"I wish everybody in VVA could come to our meetings so they could see these men up here," Moore said. "They have no hidden agenda. They have no aspirations one way or the other in the group. They're all leaders. It's a fraternity and it's a good one."

He and Kelder agree that age plays a substantial role in the response of veterans. All have begun to look back, to reassess their pasts. Kelder and Moore note that many PTSD symptoms don't reveal themselves until later in life.

"A lot of guys have reached that point in life where they're looking back, not forward," Kelder said. "I don't think that part is limited to veterans, but they're realizing that because of PTSD or their reluctance to talk about Vietnam or not having anyone to talk to about it that they've left a kind of swath of destruction behind themselves."

They emphasize the importance of being with others who understand the subtleties in
conversations about the Vietnam War, men who shared the experience and know how to talk about it.

"It helps us to open up," Kelder said. "A lot of these guys have been through the VA maze, and they can help guys who haven't gone through it. I think that's part of it. They need to talk. They haven't for decades. There's a consensus, but no formal discussion. It's like, 'I'm glad I did this. It helps.' We don't do a hard sell. We just let them know we exist. We point out to them that we have a Vet Center with counselors. We're still encouraging people to come in and join and form chapters in their area, and it takes a while. But they're realizing that the camaraderie is beneficial."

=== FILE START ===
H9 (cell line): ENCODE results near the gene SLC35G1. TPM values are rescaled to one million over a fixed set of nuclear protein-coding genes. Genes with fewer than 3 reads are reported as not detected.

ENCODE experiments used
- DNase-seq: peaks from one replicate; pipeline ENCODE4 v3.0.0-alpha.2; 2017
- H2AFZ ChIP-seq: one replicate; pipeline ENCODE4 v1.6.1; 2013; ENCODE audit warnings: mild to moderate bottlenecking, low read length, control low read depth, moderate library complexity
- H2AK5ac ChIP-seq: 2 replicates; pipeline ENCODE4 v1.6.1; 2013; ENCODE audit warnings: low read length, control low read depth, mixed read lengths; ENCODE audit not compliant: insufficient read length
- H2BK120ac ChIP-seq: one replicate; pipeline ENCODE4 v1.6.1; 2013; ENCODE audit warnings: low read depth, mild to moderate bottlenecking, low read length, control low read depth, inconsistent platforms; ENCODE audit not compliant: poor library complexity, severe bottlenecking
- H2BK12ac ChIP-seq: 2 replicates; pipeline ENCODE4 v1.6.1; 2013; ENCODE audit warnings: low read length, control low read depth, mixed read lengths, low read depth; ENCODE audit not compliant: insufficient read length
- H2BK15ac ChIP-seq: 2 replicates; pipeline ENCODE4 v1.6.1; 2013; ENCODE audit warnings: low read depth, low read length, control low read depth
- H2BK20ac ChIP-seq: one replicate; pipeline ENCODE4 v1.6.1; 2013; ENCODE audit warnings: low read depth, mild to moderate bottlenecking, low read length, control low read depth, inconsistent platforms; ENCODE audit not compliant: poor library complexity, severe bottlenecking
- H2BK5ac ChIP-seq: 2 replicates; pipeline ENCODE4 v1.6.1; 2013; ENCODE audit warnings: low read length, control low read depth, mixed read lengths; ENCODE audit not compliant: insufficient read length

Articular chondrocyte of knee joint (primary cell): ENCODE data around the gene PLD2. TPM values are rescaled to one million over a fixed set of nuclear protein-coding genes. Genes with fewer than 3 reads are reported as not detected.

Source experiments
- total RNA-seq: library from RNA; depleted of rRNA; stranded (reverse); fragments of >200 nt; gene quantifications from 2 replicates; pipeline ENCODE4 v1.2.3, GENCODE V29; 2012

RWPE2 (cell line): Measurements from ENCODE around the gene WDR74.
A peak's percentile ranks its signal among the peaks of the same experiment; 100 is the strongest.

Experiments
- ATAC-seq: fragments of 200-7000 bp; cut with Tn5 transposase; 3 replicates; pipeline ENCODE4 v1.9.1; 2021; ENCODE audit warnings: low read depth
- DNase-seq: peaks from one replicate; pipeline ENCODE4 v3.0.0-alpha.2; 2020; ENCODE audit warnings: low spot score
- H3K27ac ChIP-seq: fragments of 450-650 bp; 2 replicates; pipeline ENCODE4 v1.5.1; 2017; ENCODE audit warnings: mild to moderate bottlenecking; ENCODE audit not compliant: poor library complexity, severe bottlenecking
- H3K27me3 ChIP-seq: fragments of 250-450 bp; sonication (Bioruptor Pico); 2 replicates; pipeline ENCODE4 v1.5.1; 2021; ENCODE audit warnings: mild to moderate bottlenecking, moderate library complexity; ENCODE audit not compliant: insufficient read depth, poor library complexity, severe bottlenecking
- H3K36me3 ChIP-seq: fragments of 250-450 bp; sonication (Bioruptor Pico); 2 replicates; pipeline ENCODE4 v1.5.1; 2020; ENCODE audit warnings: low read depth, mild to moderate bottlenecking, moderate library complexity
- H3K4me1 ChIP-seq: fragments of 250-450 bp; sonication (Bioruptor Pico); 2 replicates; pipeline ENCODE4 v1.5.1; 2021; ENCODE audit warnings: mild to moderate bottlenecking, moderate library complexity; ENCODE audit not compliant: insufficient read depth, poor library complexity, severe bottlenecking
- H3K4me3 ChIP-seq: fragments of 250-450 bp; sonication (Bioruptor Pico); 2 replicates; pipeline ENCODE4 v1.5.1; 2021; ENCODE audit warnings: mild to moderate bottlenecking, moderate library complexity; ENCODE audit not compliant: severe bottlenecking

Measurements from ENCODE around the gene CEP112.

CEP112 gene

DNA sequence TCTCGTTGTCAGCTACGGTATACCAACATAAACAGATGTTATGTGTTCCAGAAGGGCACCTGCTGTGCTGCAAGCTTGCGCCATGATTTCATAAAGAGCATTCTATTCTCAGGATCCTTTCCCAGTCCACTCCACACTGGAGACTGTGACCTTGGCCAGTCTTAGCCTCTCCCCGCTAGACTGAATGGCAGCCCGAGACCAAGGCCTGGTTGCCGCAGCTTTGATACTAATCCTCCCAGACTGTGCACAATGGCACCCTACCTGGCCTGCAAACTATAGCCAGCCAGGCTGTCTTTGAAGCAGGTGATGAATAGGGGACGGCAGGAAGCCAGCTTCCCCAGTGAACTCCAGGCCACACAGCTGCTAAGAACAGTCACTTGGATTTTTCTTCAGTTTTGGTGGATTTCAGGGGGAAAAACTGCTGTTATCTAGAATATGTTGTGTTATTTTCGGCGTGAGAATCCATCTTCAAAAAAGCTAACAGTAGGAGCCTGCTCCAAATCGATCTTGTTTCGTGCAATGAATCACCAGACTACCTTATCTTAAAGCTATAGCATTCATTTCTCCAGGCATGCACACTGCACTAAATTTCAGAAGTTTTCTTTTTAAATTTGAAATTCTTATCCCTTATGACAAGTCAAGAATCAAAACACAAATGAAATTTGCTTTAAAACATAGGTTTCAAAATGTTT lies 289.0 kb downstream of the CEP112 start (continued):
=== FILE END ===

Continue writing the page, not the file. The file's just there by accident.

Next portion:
When some of them come in for a meeting, it is a singular event. "We've got guys who live out in the bush and don't come out except when there's a VVA meeting," Moore said. "And when I say out in the bush, I mean way back in the woods.''

Kelder came to Alaska in the Air Force before he went to Vietnam. It insinuated itself into him, and he found he couldn't let it go.

"I feel more useful here than any place I have ever lived," he said. "I feel more alive here. I think it's because we all kind of tend to withdraw, and this is about as far as you can. I suspect that's it. Some of our members have been talking about how Wasilla is getting crowded. We don't even have 20,000 people in the city limits. But guys are talking about moving farther out."

Kelder offers a mysterious comparison that he concedes seems odd at first.

"This may sound a little strange," Kelder said, "ut in the summer, when the snow withdraws from the mountains, it's pretty lush. We were talking about this a few months ago. There are so many shades of green up here in the summer, and Bob Moore said, 'Kind of looks like Vietnam, doesn't it?' There was something to that. Of course, it's not tropical, but at the same time, there was something to it."

They intend to reach out to Native American communities, where they expect to find substantial numbers of Vietnam veterans. The chapter forming in Hanoi results from their affiliation with the Vietnam Friendship Village Project, whose aim is to heal the wounds of the war by bringing together veterans and citizens to build a residential facility for orphans, the elderly, and the disabled. In Vietnam, they are working to establish a relationship with Vietnamese veterans.

Chapter 891 has been put in charge of Memorial Day and Veterans Day ceremonies in the Mat-Su Valley, an important undertaking that Moore said consumes the entire year.

"It's a big thing in this little community," he said. "Everybody turns out for it. The respect and turnout for the veteran here is like no other place I've ever seen."